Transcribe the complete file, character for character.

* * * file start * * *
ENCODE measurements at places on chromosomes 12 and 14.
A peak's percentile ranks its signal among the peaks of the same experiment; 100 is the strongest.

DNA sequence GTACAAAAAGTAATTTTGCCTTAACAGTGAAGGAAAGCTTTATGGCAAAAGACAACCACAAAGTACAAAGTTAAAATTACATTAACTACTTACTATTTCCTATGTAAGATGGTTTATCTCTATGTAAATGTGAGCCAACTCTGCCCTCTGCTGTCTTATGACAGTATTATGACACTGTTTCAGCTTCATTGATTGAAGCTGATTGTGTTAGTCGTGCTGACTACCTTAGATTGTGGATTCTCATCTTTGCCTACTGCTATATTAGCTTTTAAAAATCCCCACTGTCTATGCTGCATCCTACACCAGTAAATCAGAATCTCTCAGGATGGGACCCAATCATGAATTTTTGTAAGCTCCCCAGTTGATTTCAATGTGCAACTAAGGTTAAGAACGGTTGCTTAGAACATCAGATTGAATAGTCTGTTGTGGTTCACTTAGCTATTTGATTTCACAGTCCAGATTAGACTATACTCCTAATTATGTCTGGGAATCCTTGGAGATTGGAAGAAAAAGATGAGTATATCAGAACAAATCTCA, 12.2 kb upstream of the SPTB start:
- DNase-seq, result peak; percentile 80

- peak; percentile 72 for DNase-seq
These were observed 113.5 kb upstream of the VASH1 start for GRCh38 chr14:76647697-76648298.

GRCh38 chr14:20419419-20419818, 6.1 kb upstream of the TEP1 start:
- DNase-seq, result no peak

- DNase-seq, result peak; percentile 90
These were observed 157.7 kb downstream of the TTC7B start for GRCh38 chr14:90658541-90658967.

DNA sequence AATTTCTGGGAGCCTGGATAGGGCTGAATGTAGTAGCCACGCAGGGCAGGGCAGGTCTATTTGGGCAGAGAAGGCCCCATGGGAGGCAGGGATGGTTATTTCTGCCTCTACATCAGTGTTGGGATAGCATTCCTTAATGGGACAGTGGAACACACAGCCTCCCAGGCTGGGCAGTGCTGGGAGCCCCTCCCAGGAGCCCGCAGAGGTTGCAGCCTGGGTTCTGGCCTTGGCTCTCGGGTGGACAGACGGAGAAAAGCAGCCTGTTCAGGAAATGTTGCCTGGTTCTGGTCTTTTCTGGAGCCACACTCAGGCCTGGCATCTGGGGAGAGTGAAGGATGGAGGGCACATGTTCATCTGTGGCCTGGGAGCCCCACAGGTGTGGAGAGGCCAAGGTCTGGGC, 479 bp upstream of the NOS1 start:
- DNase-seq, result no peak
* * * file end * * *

ENCODE measurements at places on chromosomes 12 and 14.
A peak's percentile ranks its signal among the peaks of the same experiment; 100 is the strongest.

DNA sequence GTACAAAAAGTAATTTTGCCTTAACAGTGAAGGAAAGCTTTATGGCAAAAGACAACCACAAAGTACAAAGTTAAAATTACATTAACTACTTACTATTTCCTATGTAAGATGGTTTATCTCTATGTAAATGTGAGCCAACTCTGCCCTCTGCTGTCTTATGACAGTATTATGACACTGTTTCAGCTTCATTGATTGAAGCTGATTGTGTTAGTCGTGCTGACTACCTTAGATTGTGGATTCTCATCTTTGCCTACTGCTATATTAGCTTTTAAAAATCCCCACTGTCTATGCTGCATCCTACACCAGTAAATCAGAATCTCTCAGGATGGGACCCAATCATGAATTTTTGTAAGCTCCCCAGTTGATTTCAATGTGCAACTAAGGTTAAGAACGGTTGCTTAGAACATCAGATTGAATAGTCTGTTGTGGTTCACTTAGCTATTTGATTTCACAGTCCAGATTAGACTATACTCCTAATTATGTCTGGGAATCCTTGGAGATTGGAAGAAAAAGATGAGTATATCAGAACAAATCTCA, 12.2 kb upstream of the SPTB start:
- DNase-seq, result peak; percentile 80

- peak; percentile 72 for DNase-seq
These were observed 113.5 kb upstream of the VASH1 start for GRCh38 chr14:76647697-76648298.

GRCh38 chr14:20419419-20419818, 6.1 kb upstream of the TEP1 start:
- DNase-seq, result no peak

- DNase-seq, result peak; percentile 90
These were observed 157.7 kb downstream of the TTC7B start for GRCh38 chr14:90658541-90658967.

DNA sequence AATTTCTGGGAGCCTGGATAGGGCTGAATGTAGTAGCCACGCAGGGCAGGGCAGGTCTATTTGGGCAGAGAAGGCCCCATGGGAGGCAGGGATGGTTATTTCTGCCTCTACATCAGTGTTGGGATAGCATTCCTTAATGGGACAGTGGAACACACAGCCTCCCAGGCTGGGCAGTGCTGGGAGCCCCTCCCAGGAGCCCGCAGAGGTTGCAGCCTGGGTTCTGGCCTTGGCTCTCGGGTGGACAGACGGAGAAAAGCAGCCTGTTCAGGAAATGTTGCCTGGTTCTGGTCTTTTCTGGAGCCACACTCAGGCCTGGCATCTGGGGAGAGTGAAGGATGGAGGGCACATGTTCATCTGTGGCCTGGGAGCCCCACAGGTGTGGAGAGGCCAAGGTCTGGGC, 479 bp upstream of the NOS1 start:
- DNase-seq, result no peak